Richard Brock: A True Pioneer

, Richard Brock: A True Pioneer
by Amber Land

January 17, 2023

, Richard Brock: A True Pioneer

Towering over the western corner of Emancipation Park is a monument of Richard Brock. His legacy is often under-told. Yet his impact on the Houston community stretches beyond his 12-foot pillar.

Brock, a former slave, was one of the four founders of Emancipation Park. He worked alongside Jack Yates, Richard Allen, and David Elias Dibble to establish the park in 1872. It became a historic space to celebrate freedom every year on Juneteenth.  While each of the founders had a remarkable story, their legacy respectively stands alone.

Brock was born enslaved in Kentucky and was brought to Texas around 1847. He gained his freedom before Abraham Lincoln issued the Emancipation Proclamation. It is unknown how he became a free man. But what is certain is that he was very accomplished.   A true pioneer, Brock started a successful blacksmith business in Houston when it was nearly impossible for Blacks to have economic independence. He spent his lifetime ensuring those around him could also enjoy their freedom.  He founded several ground-breaking spaces for the Black community: Oakwood cemetery, St. Paul African Methodist Episcopal Church, and a masonic lodge. Houston’s Emancipation Park is one of his many contributions.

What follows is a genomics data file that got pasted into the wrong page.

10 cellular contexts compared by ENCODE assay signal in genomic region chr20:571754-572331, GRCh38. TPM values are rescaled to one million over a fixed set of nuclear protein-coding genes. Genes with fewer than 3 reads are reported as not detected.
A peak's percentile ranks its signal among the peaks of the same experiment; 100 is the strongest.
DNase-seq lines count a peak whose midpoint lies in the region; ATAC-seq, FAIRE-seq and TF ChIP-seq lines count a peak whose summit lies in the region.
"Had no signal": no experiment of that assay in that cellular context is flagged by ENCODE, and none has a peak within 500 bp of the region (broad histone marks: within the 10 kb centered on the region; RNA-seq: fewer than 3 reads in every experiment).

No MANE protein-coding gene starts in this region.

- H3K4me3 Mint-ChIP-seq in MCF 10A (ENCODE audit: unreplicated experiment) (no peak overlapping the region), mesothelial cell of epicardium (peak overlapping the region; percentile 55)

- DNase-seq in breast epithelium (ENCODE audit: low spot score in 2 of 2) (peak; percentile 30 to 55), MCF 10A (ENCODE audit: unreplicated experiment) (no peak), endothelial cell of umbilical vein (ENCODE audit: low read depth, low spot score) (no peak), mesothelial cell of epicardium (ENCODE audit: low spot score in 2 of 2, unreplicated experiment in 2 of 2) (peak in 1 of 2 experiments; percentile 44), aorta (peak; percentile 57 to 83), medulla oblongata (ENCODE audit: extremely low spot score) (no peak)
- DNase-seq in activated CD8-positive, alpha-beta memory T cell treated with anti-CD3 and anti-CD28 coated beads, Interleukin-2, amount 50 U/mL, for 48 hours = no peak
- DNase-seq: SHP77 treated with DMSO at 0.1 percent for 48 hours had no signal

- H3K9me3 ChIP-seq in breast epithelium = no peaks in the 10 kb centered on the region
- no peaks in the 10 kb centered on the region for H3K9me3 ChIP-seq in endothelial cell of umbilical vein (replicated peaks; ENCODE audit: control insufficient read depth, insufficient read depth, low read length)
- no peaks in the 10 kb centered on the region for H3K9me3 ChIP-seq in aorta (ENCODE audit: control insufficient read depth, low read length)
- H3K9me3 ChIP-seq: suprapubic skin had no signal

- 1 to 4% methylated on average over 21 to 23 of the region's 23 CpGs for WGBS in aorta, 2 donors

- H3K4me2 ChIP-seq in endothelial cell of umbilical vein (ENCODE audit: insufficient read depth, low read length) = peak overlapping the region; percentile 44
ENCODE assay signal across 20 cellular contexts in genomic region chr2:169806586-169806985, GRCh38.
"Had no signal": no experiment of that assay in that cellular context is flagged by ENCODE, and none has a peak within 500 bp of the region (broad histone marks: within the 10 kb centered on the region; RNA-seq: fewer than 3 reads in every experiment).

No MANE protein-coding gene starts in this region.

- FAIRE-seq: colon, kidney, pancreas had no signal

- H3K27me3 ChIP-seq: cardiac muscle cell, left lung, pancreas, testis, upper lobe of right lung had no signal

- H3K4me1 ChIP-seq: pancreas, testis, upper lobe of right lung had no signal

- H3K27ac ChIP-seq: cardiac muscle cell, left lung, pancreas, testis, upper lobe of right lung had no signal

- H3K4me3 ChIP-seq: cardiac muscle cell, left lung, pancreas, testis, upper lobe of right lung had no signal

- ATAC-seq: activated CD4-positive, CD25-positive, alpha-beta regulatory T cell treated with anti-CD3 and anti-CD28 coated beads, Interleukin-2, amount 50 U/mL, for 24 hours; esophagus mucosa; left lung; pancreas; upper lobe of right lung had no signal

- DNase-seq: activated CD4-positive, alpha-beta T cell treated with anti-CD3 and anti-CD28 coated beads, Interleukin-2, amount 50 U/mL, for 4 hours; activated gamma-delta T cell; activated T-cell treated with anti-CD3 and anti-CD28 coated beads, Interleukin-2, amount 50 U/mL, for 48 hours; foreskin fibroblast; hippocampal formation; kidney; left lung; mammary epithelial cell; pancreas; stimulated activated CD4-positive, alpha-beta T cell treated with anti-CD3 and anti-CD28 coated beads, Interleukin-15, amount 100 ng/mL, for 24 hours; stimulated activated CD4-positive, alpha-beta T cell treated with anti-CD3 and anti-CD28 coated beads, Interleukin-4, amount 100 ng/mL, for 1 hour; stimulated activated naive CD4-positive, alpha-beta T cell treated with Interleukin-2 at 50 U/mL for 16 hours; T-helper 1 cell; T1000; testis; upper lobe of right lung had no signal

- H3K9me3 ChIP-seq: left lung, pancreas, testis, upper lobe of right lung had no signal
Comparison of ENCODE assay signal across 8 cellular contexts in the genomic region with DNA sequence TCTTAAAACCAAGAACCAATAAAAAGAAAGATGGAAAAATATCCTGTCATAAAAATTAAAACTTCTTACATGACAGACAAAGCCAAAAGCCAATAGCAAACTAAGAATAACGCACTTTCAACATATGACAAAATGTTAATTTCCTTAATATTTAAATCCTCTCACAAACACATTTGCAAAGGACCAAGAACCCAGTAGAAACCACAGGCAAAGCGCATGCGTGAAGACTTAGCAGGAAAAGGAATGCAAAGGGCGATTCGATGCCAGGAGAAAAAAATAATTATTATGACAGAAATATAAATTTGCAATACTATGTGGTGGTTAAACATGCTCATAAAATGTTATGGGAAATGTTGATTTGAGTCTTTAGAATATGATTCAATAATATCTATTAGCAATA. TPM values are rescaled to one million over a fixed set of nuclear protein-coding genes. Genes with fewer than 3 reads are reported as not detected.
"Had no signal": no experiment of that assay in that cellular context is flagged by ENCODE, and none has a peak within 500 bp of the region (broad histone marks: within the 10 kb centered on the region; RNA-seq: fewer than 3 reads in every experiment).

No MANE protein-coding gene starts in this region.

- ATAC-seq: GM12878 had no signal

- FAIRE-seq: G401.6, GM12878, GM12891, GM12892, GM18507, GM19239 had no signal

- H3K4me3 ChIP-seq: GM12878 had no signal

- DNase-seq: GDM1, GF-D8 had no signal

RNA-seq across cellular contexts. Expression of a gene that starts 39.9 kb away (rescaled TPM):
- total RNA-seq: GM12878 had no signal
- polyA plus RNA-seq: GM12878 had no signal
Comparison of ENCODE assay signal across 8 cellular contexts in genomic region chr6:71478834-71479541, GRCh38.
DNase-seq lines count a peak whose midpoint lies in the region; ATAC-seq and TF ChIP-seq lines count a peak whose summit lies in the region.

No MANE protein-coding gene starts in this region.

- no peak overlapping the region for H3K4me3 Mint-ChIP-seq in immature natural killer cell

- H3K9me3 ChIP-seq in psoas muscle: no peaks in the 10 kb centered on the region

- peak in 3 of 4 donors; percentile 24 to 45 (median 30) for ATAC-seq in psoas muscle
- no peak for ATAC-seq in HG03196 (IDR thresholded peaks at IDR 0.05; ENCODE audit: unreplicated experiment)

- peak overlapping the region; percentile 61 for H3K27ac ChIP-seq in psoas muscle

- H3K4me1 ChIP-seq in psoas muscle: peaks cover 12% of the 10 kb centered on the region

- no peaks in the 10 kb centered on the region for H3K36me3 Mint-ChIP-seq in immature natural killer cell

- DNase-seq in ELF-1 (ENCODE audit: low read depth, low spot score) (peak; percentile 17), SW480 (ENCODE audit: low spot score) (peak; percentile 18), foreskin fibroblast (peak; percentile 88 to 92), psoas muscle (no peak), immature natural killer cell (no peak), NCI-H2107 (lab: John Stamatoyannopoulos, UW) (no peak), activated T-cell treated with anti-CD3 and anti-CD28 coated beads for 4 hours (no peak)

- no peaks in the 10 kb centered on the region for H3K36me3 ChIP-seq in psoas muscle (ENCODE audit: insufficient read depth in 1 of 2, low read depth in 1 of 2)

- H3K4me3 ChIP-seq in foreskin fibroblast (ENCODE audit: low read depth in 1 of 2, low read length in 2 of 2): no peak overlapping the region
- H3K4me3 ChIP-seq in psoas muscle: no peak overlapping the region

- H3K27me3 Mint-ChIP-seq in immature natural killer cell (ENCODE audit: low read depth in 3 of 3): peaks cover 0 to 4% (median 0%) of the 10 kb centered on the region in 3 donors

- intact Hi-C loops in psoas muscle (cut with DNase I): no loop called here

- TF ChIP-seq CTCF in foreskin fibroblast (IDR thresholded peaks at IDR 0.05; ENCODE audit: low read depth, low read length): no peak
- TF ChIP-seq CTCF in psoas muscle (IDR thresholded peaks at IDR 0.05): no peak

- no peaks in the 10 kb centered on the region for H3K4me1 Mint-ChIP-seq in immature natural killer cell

During Brock’s time, there were not many spaces for the advancement of the formerly enslaved, especially regarding education. Texas refused to fund Black schools, so institutional funding had to come from taxes on Black-owned properties.  Brock, a strategic landowner, donated some of his property for what became the first Black school in Houston. Today, the same land that housed the elementary school is a park named in his honor.

His contribution to his community runs deep. He was charitable with his wealth and not only poured into the generation through funds but also as a political leader. In 1870, the Texas governor appointed him as Houston’s first Black alderman to represent the fourth ward.

Brock died in 1906, but his impact continues to play a memorable role in the Houston community.

When visitors come to Emancipation Park, they can appreciate an artistic expression of Brock’s biography in his monument. His mosaic pillar towers over Elgin and Hutchins Street. It is engraved with an insight into who he was as a person.

Although Brock’s story is often under-told, his legacy deserves recognition because he was indeed a remarkable man.


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